The shooting — and Gutierrez’s work with the families of the Uvalde victims afterward to try to enact gun legislation — galvanized the state lawmaker to seriously consider running for higher office, according to a person close to Gutierrez who has been familiar with his thinking over the past year.

“It changes you,” the person said. “Seeing all of that failure, knowing all of that stuff, knowing what the state has purportedly done or not done … and then going into a session and talking to your colleagues and realizing that they still don’t [care]. They are just going to be cowards. And they will sit there and they will cry with the families, but then they won’t do anything.”

Gutierrez would become the second Democrat to join the race, after Rep. Colin Allred (D-Tex.) announced his campaign last week. Texas state law prohibits sitting state lawmakers and other statewide officeholders from accepting campaign contributions during the regular legislative session. This year, the first day Texas lawmakers could accept political contributions would be June 19.

When reached Tuesday, Gutierrez declined to confirm whether he was running.

“The only thing that matters for the next three weeks is fighting for these families,” Gutierrez told The Washington Post. “That’s what I’m focused on right now.”

He added that he would make “decisions on other things” after the Texas legislative session was done.

I noted this story in my earlier post about Rep. Allred getting the “round of introductions” treatment. Sen. Gutierrez himself isn’t saying anything he hadn’t said in a report from late April, but this time we have the “three people familiar with Gutierrez’s plans” speaking for him. As I was saying before the Allred announcement, one does not expect that this sort of thing happens without the full knowledge and approval of the subject, so we have to take it seriously. I don’t see any similar stories out there – I’m a little surprised that the Trib or the Express News hasn’t done something to confirm or deny this – so this is what we have. And we also now have that special session threat from Greg Abbott, which might delay this announcement further. No point in announcing the candidacy if he can’t fundraise off of it. Anyway, this is where we are. Maybe we’ll know more in two weeks, maybe we won’t.

And another Dallas ransomware update

Recovery is a long and painful process.

In the immediate aftermath, the attack forced the city to take offline the police and fire department’s computer-aided dispatch system, the police department’s website and the city’s website. The city also closed its municipal court’s system. The city’s development services, public works, permitting and zoning couldn’t take applications or payments, nor could permits be issued.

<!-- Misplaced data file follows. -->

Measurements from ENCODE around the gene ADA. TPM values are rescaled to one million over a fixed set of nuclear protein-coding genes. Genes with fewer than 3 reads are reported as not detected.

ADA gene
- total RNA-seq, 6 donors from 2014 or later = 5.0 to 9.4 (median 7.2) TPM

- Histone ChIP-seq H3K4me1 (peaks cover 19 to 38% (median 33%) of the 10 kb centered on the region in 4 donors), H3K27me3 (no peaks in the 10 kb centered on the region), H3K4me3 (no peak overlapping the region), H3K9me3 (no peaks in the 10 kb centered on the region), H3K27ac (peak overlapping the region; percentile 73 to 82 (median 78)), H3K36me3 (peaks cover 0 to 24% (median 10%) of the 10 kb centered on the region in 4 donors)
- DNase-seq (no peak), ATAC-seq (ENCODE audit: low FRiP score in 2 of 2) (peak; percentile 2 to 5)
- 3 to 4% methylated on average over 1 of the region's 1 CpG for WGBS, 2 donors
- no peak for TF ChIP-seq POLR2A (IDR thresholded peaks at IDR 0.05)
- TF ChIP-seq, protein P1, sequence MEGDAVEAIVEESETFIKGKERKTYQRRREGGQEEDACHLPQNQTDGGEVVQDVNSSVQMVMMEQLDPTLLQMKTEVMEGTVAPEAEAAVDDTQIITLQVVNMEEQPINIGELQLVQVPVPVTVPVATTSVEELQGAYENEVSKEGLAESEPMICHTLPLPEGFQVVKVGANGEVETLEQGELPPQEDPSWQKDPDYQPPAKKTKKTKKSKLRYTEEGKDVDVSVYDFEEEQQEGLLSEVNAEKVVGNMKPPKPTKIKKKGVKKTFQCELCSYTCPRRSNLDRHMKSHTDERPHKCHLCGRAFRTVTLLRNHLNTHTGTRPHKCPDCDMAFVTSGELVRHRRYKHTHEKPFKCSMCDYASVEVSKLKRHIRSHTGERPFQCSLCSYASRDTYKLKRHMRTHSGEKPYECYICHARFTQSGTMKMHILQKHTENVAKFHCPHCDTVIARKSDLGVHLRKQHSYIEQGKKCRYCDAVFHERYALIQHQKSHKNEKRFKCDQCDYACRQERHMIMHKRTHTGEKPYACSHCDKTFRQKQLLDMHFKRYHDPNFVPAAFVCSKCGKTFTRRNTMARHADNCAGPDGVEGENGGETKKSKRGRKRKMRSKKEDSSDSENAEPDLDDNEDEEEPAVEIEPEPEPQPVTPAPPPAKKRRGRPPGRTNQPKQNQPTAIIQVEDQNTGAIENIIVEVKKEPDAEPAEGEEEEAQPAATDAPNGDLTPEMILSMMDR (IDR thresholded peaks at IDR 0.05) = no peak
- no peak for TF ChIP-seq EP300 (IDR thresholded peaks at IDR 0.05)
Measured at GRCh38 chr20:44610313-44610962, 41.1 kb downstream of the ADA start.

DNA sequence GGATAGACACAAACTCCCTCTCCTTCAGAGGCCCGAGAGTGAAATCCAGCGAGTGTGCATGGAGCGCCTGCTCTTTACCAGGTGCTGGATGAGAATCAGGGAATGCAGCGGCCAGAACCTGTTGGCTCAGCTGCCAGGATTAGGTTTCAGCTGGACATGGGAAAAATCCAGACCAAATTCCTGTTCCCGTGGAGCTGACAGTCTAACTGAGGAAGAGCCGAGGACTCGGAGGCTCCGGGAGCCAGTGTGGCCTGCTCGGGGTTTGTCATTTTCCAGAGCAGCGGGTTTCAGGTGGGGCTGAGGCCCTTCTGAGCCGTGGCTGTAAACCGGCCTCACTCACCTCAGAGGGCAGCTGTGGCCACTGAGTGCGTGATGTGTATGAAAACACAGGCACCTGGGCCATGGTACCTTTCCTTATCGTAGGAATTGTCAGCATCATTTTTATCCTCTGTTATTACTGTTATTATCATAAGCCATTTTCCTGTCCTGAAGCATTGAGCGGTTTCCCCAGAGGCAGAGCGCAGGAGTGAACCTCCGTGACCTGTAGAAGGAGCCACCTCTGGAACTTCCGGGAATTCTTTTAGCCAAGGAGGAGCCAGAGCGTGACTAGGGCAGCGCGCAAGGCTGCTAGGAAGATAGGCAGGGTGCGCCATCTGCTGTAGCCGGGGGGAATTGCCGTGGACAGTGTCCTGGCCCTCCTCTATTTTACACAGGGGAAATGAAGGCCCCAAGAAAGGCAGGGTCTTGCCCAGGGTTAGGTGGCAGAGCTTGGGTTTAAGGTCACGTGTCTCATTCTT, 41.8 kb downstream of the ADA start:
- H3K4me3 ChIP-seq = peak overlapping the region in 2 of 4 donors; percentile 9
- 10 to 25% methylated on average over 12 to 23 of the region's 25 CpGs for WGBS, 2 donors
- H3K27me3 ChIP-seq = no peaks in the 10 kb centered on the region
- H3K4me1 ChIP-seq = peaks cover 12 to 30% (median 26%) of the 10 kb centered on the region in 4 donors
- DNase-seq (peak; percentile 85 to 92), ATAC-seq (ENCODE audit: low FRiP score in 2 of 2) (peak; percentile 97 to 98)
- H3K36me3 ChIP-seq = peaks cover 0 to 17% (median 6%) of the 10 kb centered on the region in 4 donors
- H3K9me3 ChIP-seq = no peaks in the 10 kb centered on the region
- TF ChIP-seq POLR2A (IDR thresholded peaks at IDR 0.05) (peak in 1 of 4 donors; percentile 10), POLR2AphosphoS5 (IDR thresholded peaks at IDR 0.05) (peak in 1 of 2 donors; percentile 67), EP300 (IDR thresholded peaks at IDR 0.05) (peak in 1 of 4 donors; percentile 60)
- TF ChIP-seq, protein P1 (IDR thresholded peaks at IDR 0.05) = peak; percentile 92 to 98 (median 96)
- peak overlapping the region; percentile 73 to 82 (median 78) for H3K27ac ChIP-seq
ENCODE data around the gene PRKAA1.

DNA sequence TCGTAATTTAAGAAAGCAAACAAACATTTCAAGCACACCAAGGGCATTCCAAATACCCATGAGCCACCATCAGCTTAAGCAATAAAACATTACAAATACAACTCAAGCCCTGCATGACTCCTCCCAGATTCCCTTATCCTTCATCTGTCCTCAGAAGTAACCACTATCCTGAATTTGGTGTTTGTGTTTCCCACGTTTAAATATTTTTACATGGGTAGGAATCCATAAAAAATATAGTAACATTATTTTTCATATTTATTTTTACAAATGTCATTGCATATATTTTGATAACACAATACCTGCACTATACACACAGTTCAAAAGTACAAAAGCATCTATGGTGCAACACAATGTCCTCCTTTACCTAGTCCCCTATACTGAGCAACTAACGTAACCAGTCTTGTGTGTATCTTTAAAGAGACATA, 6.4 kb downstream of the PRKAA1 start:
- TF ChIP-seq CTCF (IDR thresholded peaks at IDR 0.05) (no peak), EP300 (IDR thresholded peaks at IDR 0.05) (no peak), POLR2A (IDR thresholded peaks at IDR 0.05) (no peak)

“Unfortunately, mistakes have been made,” said Jim McDade, president of the Dallas Fire Fighters Association. “Some people have had difficulty getting in through 911, getting their calls answered in a timely manner, and then getting the proper equipment dispatched to them to take care of their emergencies. It’s impossible to know exactly how many mistakes were made.”

As of now, the computer-aided dispatch system is partially back online. The websites have been restored. Development services can accept payments, issue permits and receive plans electronically.

The municipal courts still cannot take payments in person, online or by phone, according to the court’s website. It also says there are “no court hearings, trials or jury duty until further notice.”

The situation’s far from normal for the police and fire departments.

Officers continue to handwrite reports. They still can’t use their in-car computers to check license plates or check for warrants, and instead they have to rely on dispatchers to do it for them.

“If you’re running a tag on a car, there may be a five or 10-minute delay,” said Sgt. Sheldon Smith, chapter president of National Black Police Association.

“If you run a person, you get that same type delay. Nothing is coming fast. Nothing,” he said.


Technicians are painstakingly checking every computer. As of Wednesday afternoon, for example, about 30 fire department devices had been found to be infected with the virus, so now they’re having to be wiped and reimaged.

See here for the previous update. There’s a lot of work still being done via analog means; Sergeant Smith is quoted elsewhere saying they’re “working like it’s 1965”. As I said before, my inference from this is that they are not going to pay a ransom but are instead trying to rebuild and restore from backup. This has clearly hit a few snags, not unexpected for a network that likely has a broad range of devices and systems, but it is progressing.

The most important thing at this point is to really understand the lessons of this attack, both in terms of how it happened and what needs to be done to prevent future occurrences, and how the recovery process can be improved for the future. As we well know in Houston, catastrophic outages can be caused by things other than hacker attacks. I hope local governments around the state are paying attention to this and taking their own lessons from it. This threat isn’t going away, we all need to be ready for its next appearance.